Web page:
EPA Clean Power Rulemaking

Drought Stressed Corn

Drought Stressed Corn

“The United States has a moral responsibility to act on climate,” said EPA Administrator Gina McCarthy on Monday, June 2. Her agency proposed what they described as “a commonsense plan to cut carbon pollution from power plants.” New rules would potentially cut carbon dioxide emissions from existing coal plants by up to to 30 percent by 2030 compared with 2005 levels. We couldn’t agree more with the need for action, yet the regulations proposed by EPA to reduce emissions were underwhelming.

While it is important to support the administration initiative, some bandwidth must be reserved for the rest of the fight regarding mitigating the effects of climate change. To serve that purpose, Blog for Iowa made this list of links as a reference for readers.

The proposed rules are here along with a number of additional EPA links to related topics.

The draft rule will be politically contentious, as has been almost every proposal, appointment or executive action by the Obama administration. The Washington Post presents a step by step explanation of the rule making and political fight over it. The article is titled, “Everything you need to know about the EPA’s proposed rule on coal plants.”

Dr. Wendy Ring of Climate 911 recently rode her bicycle across the country, including stops in Iowa, to discuss negative health outcomes related to climate change. “We can do better,” said Dr. Ring of the EPA proposed rules. “It is technically and economically feasible for the U.S. to do much better.” She provided the following links to support her argument:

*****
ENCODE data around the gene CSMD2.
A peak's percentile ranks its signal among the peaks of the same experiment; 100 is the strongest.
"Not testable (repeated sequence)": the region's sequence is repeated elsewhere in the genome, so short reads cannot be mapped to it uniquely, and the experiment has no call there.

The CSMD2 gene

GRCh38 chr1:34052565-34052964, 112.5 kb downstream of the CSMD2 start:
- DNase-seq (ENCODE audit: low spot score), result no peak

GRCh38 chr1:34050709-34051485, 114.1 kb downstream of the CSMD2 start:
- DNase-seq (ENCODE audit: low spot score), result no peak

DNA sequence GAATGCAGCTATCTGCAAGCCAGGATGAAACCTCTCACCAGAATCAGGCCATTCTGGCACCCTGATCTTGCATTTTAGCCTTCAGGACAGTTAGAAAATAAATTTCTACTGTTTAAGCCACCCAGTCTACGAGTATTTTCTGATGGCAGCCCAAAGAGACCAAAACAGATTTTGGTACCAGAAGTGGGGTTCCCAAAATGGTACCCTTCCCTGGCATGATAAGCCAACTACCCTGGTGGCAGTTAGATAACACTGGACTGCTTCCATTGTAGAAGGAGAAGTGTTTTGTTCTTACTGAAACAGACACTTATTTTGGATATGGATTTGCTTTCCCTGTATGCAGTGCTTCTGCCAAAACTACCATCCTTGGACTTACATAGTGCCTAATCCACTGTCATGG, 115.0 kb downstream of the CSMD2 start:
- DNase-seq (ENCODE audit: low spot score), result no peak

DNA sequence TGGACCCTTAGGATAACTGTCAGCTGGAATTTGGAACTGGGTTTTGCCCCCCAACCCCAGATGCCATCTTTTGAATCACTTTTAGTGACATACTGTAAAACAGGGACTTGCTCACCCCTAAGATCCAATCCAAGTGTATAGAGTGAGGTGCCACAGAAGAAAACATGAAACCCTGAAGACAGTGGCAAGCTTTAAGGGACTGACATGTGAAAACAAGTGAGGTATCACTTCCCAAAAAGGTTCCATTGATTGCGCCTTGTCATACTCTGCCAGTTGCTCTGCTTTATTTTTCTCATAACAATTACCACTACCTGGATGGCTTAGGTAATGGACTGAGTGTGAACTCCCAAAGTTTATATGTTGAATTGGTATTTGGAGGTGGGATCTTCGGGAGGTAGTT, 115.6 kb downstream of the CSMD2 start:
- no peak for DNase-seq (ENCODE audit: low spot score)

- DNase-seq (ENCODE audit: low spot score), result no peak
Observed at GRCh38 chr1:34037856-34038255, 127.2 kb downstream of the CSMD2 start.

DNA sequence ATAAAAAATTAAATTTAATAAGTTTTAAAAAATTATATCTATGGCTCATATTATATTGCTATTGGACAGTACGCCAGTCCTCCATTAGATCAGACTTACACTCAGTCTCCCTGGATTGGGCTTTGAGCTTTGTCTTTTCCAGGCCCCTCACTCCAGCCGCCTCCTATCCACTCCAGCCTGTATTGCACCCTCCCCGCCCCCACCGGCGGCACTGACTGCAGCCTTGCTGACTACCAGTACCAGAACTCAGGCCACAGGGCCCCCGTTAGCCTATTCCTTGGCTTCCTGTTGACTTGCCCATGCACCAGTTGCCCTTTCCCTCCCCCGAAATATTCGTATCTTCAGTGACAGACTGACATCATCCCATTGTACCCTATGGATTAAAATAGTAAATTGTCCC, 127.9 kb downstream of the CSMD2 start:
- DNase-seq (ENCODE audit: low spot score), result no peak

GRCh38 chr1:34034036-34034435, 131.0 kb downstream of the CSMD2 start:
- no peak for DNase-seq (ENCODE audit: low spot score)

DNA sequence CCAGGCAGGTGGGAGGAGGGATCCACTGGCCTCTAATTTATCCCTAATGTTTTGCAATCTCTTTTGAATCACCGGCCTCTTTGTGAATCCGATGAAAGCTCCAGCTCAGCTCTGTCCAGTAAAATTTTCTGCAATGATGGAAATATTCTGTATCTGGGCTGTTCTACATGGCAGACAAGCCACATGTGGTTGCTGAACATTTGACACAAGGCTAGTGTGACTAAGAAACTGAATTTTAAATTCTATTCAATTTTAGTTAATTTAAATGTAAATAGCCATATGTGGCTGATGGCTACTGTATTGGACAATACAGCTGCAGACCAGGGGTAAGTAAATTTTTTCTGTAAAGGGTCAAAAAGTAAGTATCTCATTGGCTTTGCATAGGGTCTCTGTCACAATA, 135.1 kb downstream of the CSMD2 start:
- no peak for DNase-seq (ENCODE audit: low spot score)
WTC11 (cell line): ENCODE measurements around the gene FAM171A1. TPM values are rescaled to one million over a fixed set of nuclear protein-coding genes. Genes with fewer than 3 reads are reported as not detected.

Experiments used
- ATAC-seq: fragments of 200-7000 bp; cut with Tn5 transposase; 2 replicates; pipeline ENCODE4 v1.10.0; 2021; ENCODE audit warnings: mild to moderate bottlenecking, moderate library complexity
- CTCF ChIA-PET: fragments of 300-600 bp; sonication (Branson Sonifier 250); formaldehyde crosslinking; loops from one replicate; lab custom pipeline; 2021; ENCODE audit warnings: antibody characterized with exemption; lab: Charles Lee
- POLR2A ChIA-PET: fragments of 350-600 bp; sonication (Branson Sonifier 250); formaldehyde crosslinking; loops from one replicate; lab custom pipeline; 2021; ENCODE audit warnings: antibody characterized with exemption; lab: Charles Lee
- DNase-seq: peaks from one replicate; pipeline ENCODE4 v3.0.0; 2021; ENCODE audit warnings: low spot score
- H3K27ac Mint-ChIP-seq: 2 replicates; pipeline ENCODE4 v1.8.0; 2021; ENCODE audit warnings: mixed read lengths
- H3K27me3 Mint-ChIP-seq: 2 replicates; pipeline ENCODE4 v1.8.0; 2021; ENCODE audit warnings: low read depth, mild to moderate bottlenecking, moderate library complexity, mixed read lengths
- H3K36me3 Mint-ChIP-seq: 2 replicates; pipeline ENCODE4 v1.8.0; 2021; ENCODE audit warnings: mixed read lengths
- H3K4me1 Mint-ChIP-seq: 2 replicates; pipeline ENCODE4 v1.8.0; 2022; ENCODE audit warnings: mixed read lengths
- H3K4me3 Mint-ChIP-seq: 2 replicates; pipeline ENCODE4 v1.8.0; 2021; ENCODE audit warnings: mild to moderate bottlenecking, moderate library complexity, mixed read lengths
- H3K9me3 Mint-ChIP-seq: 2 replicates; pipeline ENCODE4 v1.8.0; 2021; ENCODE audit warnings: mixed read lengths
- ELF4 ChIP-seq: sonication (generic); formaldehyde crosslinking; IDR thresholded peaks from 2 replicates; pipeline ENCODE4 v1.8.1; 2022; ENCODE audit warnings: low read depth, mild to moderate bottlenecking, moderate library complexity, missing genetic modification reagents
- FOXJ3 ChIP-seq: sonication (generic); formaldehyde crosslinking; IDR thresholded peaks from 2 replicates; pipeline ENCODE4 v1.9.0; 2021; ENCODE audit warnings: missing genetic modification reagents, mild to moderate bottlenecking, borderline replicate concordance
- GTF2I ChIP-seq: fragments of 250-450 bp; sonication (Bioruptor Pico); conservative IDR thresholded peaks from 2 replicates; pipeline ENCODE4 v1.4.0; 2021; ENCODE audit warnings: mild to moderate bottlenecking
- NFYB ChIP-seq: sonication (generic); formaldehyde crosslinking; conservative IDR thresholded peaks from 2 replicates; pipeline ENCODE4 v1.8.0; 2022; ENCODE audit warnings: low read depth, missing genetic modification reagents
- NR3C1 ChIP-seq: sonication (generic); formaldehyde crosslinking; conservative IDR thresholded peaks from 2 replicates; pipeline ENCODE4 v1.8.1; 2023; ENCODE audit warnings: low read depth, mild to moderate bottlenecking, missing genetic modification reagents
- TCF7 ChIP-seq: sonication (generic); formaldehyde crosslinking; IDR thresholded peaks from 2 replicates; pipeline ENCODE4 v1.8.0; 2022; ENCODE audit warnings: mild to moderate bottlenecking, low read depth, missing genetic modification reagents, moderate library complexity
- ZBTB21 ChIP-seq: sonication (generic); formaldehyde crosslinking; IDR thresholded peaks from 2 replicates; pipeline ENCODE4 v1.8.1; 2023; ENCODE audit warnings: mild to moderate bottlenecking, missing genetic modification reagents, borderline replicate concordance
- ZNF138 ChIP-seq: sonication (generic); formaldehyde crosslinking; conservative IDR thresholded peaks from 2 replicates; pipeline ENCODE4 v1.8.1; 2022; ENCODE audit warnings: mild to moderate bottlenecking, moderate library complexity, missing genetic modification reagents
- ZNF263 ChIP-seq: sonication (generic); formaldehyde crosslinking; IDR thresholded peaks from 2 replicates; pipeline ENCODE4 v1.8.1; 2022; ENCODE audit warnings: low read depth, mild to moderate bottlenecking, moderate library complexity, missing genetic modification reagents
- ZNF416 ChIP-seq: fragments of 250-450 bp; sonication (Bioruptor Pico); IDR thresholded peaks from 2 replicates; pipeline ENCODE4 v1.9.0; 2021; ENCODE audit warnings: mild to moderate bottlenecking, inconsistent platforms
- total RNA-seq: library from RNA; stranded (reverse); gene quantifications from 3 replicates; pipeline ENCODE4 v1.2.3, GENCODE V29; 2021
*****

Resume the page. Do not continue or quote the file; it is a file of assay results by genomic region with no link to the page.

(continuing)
Climate 2030: A National Blueprint for a Clean Energy Economy” by the Union of Concerned Scientists.

Tackling Climate Change in the U.S.: Potential Carbon Emissions Reductions from Energy Efficiency and Renewable Energy by 2030” by The American Solar Energy Society.

The Solutions Project’s 50 state plans for conversion to 100% renewable energy.

There is a lot to learn about the proposed EPA rules, yet perfect can be the enemy of good. It is time to act on climate, and the administration initiative, while not as good as one hoped, is better than no action at all.

Here is the White House’s web page on the new rules along with social media share buttons.

Organizing for Action has also asked for support here.

On Thursday, U.S. Senate candidate Bruce Braley released a statement on the proposed rules here.

Hit the follow button to stay tuned to Blog for Iowa’s continuing coverage of the EPA rule making on emissions from power plants.

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